Standing or Sitting in the work place

Posted on October 06, 2015 by Beth Hartman

It has long been established that sitting for long periods of time at an office desk can cause various health issues.

Studies have found that sedentary behavior, including sitting for extended periods, increases the risk for developing dozens of chronic conditions, from cancer and diabetes to cardiovascular disease and nonalcoholic fatty liver disease. Some ergonomics experts warn that too much standing also can have negative effects on health, including a greater risk for varicose veins, back and foot problems, and carotid artery disease.


The key thing to remember is that both sitting and standing for long periods of time are both bad for you.

For every half-hour working in an office, people should sit for 20 minutes, stand for eight minutes and then move around and stretch for two minutes, standing for more than 10 minutes tends to cause people to lean, which can lead to back problems and other musculoskeletal issues.

Physical activity also played a role in people's risk of NAFLD: Those who were physically active were 20 percent less likely to develop the disease.

 "The amount of time spent doing sedentary activity such as sitting at a computer or watching TV has increased dramatically in recent years," Dr. Seungho Ryu, professor of occupational and environmental medicine at Kangbuk Samsung Hospital in South Korea and lead author of the study, told Live Science. Now, "more than half of the average person's waking day involves sedentary activities," he said.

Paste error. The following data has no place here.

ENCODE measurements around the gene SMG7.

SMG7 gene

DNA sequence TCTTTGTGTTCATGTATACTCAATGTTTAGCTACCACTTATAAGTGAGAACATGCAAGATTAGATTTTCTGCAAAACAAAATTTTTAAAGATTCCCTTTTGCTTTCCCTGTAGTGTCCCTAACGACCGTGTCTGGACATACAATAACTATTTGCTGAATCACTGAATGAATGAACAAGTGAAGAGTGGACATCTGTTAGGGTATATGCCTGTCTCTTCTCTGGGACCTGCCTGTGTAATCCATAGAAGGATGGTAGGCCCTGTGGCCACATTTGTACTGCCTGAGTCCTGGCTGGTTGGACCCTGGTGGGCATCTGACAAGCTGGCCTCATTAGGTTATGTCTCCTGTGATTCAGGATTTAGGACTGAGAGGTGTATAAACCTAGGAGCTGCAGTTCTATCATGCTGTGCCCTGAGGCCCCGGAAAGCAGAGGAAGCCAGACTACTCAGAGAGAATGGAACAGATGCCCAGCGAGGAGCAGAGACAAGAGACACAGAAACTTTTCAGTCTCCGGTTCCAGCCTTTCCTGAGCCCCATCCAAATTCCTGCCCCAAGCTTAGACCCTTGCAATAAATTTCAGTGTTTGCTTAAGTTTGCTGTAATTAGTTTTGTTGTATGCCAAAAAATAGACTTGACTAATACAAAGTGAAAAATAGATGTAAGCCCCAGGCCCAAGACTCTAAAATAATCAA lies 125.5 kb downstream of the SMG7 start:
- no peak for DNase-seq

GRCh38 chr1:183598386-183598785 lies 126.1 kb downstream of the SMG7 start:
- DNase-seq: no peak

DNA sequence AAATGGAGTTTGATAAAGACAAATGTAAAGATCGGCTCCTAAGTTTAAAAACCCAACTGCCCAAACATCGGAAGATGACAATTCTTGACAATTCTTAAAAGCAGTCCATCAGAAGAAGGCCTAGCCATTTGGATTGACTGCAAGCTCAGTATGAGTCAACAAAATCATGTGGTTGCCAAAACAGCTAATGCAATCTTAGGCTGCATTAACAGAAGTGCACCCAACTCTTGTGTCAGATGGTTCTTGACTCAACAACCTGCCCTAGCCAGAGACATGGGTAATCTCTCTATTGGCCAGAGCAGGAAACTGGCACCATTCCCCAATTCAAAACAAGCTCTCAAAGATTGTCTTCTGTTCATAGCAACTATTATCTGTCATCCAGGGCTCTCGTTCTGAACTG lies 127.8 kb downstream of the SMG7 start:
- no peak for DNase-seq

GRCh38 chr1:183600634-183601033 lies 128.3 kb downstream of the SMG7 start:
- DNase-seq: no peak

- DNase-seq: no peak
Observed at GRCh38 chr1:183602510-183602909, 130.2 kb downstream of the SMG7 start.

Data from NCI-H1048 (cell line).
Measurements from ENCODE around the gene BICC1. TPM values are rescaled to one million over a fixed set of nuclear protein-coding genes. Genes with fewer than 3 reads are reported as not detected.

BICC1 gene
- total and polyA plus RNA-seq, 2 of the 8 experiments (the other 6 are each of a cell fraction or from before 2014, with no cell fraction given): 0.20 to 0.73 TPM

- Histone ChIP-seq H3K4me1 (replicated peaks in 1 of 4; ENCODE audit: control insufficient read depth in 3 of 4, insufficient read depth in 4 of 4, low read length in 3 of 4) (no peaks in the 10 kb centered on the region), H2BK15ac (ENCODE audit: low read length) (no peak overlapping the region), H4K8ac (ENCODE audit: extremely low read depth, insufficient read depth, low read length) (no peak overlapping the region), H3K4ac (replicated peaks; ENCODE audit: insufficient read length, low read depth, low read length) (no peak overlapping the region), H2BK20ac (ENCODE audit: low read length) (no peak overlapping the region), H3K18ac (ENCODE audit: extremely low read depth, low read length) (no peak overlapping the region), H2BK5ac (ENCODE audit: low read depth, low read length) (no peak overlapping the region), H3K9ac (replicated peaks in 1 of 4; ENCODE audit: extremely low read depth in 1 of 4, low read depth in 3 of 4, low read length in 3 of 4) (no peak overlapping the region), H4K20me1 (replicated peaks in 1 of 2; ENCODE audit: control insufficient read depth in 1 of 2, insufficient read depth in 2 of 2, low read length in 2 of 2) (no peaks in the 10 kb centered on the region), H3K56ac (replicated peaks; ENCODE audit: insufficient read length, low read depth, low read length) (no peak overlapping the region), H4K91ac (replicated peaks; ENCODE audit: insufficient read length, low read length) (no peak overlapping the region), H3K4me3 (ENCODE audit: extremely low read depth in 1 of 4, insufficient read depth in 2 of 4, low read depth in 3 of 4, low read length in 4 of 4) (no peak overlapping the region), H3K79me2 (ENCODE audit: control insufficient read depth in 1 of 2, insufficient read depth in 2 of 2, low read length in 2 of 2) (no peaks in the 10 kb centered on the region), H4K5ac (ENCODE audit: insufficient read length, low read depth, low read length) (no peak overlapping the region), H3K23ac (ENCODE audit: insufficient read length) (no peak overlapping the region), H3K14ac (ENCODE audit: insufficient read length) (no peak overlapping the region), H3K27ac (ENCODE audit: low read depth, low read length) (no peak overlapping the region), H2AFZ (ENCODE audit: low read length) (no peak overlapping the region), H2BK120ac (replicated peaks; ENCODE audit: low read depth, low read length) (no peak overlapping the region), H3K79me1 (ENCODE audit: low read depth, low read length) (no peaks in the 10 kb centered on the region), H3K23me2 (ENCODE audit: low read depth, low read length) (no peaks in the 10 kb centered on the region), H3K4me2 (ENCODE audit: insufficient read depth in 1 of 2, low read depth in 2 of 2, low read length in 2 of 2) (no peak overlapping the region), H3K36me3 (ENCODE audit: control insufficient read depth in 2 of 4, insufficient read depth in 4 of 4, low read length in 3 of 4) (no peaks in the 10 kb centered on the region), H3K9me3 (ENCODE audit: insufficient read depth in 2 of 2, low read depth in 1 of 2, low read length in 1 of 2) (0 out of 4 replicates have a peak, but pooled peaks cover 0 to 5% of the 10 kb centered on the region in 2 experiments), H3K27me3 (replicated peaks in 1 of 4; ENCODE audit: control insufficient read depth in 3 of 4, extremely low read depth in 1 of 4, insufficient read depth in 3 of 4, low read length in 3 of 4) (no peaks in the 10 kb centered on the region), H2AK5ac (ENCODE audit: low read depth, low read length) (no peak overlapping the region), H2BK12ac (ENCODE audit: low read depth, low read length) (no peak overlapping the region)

In the study, the researchers looked at more than 139,000 Korean men and women who reported their levels of physical activity and sitting time. NAFLD was confirmed using ultrasounds.

 The average age of the participants was 39.9 years, according to the study. Because the people in the study were generally healthy -- young and middle-age men and women -- it's unlikely that other health problems can explain the link between sitting time and physical activity with NALFD, Ryu said.

 Today most Americans, while maybe not aware of all of the studies being done on sitting for long periods of time in the work place. They do know that not doing any physical activity during the day is detrimental to a healthy life style.  We have seen an increase in the purchase of personal heart rate monitors and activity monitors over the recent years. Which can be attributed to people becoming aware of the benefits of being more active.

 There are many types of heart rate monitors available from known manufacturers like Garmin who has the Garmin Forerunner 225 or another manufacturer like Mio Alpha 2 Heart Rate Sports watch.  Both examples will provide you with all the necessary data in order to track not only your resting and active heart rate, but also your endurance levels and the amount of calories you have burned during your workout activity.

 So get out of the chair, lace up a pair of walking/running shoe and strap on your choice of an activity monitor, with or without a heart rate monitor and stave off the effects of sitting in front of that computer day after day.

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